Tree Protection Zones or TPZs are set up around trees during construction in nearby or adjacent areas.

It is sectioning off space around the tree to protect the ground from being compacted or any potential mechanical damage to the tree by heavy machinery.

We look at the minimum distances needed, best practices, and local construction laws.

When to consider tree protection?

The best time to consider tree protection is during the initial planning stages before construction begins. A lot of the time this will need to be signed off on by the local council before construction can begin.

In most cases, even minor details in the placement of your construction project may be crucial in ensuring your trees survive.

In most cases, the distance of TPZs will be indicated in the Development Plan.

Tree Protection Zone TPZ

Tree protection requirements

The size of the TPZ and requirements will entirely depend on local council laws. Every council has different rules when it comes to tree removal, trimming and protection zones for development.

You need to visit your local council website and look for the Tree Preservation Order to get more information. You can get a link directly to your local council TPOs here.

The Australian standard, Protection of the tree on development sites (AS4970 2009) defines a TPZ as:

The Australian standard for TPZ (AS4970 2009) is a combination of the root area and crown area requiring protection. It is an area isolated from construction disturbance so that the tree remains viable.

The TPZ incorporates the structural root zone (SRZ). The radius of the TPZ is calculated for each tree by multiplying the diameter of the tree at breast height DBH x 12.

Components of a tree needing protection

Among the most relevant components of a tree when it comes to measuring the required size of the protection zone include:

  • Canopy
  • Roots
  • Trunk
  • Dripline

The dripline refers to the circular area that lies directly under the outer branches of a tree. It’s within this zone that the Critical Root Zone (CRZ) or Root Protection Zone (RPZ) is located.

However, the root systems of trees may extend past this dripline or canopy and only occur about 600mm within the topsoil.

This exposes the tree to more damage-causing factors such as construction developments and vehicles which may cause its compaction.

Components of a tree needing protection

Preliminary tree assessment report

This report deals with survey data and information about trees in a given area. It covers important information such as tree species, health, structure, dimensions, and origin.

For every individual tree, this report provides key details such as its tree protection zone, structural root zone, canopy spread, trunk diameter, height, age class, and retention values.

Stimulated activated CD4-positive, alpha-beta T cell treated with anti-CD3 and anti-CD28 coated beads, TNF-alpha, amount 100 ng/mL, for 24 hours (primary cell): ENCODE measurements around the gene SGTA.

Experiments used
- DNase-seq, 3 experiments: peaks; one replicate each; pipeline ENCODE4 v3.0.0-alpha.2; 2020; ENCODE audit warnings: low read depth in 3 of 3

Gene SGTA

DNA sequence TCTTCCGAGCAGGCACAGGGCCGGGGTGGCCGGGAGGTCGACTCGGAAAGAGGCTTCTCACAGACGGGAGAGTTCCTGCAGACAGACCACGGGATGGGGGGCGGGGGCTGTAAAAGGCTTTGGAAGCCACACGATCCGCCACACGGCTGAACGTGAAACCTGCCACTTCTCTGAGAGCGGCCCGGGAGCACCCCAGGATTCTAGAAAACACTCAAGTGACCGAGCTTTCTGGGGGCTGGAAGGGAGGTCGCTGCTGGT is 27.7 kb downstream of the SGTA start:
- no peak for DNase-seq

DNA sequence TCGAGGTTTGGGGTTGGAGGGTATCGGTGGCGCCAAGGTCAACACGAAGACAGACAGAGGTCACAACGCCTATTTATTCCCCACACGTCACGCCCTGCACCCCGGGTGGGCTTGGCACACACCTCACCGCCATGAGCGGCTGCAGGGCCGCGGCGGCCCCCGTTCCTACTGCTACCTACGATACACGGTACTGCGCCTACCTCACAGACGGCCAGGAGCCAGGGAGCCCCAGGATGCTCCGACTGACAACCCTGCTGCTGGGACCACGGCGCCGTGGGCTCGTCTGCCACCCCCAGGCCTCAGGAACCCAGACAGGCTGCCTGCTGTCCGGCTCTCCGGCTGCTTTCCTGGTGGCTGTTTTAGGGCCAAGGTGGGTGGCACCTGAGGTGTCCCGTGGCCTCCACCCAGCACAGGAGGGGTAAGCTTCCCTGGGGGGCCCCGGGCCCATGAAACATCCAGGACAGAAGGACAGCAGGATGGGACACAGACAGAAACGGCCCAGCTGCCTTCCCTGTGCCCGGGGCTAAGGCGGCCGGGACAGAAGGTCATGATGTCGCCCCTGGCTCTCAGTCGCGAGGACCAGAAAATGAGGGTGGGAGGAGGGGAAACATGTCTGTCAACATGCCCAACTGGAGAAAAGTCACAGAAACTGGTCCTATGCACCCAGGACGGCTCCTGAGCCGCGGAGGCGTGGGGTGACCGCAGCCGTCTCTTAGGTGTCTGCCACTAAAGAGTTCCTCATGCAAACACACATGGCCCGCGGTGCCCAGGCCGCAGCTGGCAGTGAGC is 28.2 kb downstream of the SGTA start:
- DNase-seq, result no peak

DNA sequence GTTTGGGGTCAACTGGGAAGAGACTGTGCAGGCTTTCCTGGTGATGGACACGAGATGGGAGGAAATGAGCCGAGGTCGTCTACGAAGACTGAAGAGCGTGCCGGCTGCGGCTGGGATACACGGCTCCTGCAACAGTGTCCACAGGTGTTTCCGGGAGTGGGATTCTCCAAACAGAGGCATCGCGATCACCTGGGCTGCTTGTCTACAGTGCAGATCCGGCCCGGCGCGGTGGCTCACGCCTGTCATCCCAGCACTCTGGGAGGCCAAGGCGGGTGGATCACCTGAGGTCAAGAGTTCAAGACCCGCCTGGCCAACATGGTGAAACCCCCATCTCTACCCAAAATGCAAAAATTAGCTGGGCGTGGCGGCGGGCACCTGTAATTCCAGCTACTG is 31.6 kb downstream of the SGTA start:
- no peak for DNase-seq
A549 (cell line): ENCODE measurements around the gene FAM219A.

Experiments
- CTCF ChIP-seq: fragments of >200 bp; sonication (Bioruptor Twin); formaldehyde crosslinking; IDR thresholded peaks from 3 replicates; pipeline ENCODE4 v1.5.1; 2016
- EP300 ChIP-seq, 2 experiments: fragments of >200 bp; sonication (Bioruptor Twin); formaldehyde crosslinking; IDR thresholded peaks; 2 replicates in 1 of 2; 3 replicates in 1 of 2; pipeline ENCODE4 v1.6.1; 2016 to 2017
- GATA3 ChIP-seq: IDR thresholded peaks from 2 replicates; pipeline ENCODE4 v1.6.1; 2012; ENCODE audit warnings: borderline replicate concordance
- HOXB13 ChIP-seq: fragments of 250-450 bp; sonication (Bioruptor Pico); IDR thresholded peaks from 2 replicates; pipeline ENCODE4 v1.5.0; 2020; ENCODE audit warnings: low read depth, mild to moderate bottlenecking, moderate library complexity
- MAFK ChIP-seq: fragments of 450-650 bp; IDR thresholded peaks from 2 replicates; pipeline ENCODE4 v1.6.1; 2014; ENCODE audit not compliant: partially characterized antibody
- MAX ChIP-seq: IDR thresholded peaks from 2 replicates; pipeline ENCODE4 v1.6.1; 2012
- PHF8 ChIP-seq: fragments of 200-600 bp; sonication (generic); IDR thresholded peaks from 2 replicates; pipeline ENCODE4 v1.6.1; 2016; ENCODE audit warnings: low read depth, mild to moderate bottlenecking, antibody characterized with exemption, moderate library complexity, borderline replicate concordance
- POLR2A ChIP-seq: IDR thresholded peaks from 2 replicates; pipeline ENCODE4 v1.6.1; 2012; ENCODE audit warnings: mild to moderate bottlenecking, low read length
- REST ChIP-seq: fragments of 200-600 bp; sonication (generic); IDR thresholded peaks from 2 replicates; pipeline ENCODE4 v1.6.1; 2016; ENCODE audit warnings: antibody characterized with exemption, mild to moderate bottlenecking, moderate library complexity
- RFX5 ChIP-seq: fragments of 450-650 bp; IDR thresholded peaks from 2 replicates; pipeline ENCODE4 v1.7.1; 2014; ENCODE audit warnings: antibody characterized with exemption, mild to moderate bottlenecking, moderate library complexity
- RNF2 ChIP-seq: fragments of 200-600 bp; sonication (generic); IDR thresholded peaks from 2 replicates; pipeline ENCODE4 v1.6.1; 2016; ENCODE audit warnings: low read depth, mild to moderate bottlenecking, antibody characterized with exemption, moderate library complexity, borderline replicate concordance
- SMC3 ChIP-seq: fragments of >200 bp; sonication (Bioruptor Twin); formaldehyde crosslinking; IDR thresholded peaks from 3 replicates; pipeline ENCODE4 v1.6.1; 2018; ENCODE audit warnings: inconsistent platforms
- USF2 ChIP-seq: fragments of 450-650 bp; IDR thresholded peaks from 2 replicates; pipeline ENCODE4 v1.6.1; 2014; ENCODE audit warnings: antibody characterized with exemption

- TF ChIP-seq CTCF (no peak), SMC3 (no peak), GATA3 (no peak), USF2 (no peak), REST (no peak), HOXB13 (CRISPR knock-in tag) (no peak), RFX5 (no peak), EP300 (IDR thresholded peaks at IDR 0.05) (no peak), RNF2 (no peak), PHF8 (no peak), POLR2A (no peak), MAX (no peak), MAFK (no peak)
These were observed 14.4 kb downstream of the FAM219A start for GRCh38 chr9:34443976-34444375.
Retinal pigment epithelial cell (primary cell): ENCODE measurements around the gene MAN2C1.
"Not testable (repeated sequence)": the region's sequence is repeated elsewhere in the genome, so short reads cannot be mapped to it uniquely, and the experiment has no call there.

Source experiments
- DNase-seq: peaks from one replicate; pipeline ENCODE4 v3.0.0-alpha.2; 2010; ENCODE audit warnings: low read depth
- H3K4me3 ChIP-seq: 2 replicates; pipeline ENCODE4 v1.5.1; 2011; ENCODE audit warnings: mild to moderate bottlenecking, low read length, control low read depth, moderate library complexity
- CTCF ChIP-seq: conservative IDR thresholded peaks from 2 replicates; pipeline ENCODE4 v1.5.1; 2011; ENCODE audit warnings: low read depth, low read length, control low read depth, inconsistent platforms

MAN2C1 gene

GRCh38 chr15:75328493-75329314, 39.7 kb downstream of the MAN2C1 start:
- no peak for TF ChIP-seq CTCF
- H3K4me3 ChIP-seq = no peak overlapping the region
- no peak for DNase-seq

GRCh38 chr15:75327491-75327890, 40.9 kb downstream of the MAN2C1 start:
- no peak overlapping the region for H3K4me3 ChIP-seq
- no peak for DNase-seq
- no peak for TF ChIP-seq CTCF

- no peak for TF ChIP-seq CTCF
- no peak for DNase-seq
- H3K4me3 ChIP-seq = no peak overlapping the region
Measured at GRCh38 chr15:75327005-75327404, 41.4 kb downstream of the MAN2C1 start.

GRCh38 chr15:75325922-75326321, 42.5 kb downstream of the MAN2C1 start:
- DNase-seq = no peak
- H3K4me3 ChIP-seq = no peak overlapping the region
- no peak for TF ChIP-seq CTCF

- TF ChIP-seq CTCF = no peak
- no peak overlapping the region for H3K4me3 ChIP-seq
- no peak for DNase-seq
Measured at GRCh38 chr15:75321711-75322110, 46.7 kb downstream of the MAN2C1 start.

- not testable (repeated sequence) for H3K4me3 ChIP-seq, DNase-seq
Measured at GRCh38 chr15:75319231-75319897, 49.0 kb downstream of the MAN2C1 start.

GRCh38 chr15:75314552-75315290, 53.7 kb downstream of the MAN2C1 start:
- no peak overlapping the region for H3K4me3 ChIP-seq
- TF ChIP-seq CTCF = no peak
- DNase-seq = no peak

All this information is required by the project’s architect or planner to help them customize an effective design and landscape layout. The data including the retention values and TPZs, assist in determining which trees will be retained and how they’ll be protected.

Tree management protection plan

The Tree Protection Management Plan (TPMP) is a document that outlines the protection measures and techniques to be followed step by step from demolition to the construction to the final landscape stage.

It’s usually a requirement when obtaining a planning permit, and may include critical project details such as the arborist’s inspection timeframe, construction staging, and the compliance checklist.

Protective fencing

As part of your pre-construction plans, you’ll need to restrict access to the TPZ on your property through fencing.

This should happen before any other materials and machinery are brought onsite. Once the fence is built up, that fence shouldn’t be removed or altered without the consent of the project’s arborist.

If tree protection fencing is to be constructed for a home project that does not require a planning permit, a suitable area to fence around a tree can be determined using the Tree Protection Zone calculation in this fact sheet. That is:

A radius of 12 times the diameter of the tree trunk at a height of 1.4 meters to a maximum of 15 meters but no less than 2 meters from the base of the trunk of the tree.

Tree protection fencing should comply with the following requirements:

  • Fence post supports (e.g. star pickets) should have a diameter greater than 20 mm and should not impact surface tree roots;
  • Fencing height minimum of 1.8 m;
  • Shade cloth, para web, wire mesh panels, or similar should be attached to the fencing posts;
  • Signage should be installed stating “Vegetation Protection Zone – No Entry;
  • The tree protection fencing must remain in place until construction is completed;
  • No vehicular or pedestrian access, trenching or soil excavation is to occur within the Tree Protection Zone;
  • No storage or dumping of tools, equipment, or waste is to occur within the Tree Protection Zone.

Approved tree protection techniques

Since you’re looking to preserve your trees in the best health, you’ll have to be extremely picky with the protection techniques to employ.

To be sure that you’re making the right choice, always discuss these options with a qualified arborist. A few of the approved techniques you can consider include:

Author: Ben McInerney is a qualified arborist with over 15 years of industry experience. He uses his in-depth knowledge of the tree service industry to give readers to most accurate information on tree service costs and helps to educate them about the benefits of using a certified arborist for tree trimming and removal work.